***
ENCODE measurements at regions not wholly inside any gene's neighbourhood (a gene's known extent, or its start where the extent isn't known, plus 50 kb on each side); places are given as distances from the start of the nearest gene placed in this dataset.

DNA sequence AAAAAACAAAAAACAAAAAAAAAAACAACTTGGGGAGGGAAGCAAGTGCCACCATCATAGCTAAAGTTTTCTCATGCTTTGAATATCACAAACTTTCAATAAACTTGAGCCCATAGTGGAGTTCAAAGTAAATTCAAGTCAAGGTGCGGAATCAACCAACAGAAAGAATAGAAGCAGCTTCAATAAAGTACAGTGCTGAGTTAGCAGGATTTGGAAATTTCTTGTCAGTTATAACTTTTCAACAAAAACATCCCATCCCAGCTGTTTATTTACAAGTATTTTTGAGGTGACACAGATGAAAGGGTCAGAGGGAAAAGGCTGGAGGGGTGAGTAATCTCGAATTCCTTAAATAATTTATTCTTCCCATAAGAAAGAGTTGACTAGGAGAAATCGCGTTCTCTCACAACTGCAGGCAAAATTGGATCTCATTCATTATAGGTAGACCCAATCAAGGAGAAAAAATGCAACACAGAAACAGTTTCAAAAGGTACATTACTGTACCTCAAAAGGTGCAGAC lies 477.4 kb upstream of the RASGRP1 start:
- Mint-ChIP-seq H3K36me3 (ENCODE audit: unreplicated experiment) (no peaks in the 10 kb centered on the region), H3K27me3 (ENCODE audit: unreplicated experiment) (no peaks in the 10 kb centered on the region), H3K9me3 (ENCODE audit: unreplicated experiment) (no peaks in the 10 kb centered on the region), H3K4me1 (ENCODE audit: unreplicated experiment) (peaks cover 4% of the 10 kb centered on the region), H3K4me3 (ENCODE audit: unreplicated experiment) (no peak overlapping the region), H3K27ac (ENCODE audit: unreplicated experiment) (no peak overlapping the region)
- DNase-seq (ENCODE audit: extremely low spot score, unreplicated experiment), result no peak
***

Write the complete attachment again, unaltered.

ENCODE measurements at regions not wholly inside any gene's neighbourhood (a gene's known extent, or its start where the extent isn't known, plus 50 kb on each side); places are given as distances from the start of the nearest gene placed in this dataset.

DNA sequence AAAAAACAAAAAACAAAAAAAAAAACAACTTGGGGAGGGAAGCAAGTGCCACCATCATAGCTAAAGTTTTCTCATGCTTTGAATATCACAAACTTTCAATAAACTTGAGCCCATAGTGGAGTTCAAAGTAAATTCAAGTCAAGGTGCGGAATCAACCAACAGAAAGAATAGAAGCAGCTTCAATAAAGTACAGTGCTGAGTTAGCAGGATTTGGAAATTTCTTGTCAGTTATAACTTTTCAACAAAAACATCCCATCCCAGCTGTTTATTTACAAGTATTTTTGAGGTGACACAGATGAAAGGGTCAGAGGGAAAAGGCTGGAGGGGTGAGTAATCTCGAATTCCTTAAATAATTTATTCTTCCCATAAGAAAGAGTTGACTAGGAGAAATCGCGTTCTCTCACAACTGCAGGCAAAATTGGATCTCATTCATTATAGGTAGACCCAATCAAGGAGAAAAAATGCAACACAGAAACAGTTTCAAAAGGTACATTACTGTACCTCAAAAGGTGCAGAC lies 477.4 kb upstream of the RASGRP1 start:
- Mint-ChIP-seq H3K36me3 (ENCODE audit: unreplicated experiment) (no peaks in the 10 kb centered on the region), H3K27me3 (ENCODE audit: unreplicated experiment) (no peaks in the 10 kb centered on the region), H3K9me3 (ENCODE audit: unreplicated experiment) (no peaks in the 10 kb centered on the region), H3K4me1 (ENCODE audit: unreplicated experiment) (peaks cover 4% of the 10 kb centered on the region), H3K4me3 (ENCODE audit: unreplicated experiment) (no peak overlapping the region), H3K27ac (ENCODE audit: unreplicated experiment) (no peak overlapping the region)
- DNase-seq (ENCODE audit: extremely low spot score, unreplicated experiment), result no peak